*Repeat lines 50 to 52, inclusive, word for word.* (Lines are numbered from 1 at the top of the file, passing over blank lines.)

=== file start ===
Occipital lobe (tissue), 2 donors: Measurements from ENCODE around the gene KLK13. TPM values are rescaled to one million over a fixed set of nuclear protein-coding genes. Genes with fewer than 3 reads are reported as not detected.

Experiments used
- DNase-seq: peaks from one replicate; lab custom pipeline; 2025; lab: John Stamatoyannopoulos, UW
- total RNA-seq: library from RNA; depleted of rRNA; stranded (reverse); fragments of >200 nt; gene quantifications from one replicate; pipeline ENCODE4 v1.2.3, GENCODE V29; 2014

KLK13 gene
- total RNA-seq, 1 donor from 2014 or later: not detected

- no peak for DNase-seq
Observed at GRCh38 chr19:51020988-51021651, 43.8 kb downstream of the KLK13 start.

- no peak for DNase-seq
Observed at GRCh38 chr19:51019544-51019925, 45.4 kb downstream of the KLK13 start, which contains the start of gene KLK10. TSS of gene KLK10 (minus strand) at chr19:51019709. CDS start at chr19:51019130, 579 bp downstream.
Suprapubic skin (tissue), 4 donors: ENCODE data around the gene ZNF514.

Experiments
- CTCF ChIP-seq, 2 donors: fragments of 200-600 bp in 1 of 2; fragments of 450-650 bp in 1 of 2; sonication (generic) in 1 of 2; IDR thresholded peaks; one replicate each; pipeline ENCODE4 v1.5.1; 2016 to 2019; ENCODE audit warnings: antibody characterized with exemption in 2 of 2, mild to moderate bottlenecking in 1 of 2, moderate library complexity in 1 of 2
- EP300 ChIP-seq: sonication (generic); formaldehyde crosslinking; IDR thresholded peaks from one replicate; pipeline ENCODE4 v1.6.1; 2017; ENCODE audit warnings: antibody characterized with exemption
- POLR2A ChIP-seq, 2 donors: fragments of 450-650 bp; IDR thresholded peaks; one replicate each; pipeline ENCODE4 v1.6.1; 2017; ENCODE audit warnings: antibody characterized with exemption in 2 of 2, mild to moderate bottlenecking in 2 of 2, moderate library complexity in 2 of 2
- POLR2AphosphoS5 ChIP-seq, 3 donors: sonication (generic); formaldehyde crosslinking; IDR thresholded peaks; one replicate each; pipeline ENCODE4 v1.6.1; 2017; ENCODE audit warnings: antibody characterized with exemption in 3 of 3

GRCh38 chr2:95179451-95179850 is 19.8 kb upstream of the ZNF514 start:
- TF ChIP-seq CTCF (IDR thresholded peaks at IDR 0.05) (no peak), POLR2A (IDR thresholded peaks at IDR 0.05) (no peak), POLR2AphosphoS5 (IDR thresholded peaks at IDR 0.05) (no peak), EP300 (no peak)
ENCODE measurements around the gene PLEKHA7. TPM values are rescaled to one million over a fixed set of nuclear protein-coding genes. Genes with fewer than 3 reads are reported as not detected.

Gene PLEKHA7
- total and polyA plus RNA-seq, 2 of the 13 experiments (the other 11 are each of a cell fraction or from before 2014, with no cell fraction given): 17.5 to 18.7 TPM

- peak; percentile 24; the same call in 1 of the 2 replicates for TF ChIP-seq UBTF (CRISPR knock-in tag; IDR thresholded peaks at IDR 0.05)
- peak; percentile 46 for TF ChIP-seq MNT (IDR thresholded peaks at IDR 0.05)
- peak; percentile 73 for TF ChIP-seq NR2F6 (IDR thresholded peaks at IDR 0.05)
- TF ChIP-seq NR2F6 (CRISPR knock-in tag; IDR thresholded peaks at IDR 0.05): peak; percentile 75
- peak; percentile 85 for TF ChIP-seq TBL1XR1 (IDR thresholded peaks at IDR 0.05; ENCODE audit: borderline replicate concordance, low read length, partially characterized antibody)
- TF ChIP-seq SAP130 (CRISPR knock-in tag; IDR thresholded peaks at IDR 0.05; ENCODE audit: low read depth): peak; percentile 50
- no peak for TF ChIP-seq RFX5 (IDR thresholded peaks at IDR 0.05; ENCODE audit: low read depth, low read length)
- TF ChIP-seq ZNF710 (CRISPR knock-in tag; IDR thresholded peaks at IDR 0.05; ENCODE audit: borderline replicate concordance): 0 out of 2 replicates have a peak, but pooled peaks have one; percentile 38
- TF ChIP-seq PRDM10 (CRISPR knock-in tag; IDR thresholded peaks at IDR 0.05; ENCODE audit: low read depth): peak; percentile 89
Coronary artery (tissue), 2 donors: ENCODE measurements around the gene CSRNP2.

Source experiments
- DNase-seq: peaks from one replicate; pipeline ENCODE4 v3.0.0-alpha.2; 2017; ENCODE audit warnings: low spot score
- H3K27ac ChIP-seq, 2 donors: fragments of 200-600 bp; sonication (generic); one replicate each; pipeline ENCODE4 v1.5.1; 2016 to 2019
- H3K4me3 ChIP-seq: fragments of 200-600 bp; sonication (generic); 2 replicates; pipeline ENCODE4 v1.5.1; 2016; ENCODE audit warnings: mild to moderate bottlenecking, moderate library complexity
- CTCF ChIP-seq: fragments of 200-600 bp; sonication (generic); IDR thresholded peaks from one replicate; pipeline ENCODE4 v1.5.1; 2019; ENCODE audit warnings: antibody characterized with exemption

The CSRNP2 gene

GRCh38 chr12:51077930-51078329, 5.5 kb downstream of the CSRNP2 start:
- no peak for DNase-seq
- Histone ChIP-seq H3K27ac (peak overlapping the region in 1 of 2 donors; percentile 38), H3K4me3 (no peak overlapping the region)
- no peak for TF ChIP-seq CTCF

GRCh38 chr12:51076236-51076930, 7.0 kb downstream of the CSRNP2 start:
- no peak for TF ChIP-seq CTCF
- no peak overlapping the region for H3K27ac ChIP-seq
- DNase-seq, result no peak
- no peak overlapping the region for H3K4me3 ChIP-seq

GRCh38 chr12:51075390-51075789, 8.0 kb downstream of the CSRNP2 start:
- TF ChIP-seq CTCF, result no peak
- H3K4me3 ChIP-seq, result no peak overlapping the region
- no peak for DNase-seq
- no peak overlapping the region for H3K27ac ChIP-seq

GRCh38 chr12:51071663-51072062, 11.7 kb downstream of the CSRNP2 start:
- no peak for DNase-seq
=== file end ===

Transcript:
- no peak for DNase-seq
- no peak overlapping the region for H3K27ac ChIP-seq

GRCh38 chr12:51071663-51072062, 11.7 kb downstream of the CSRNP2 start: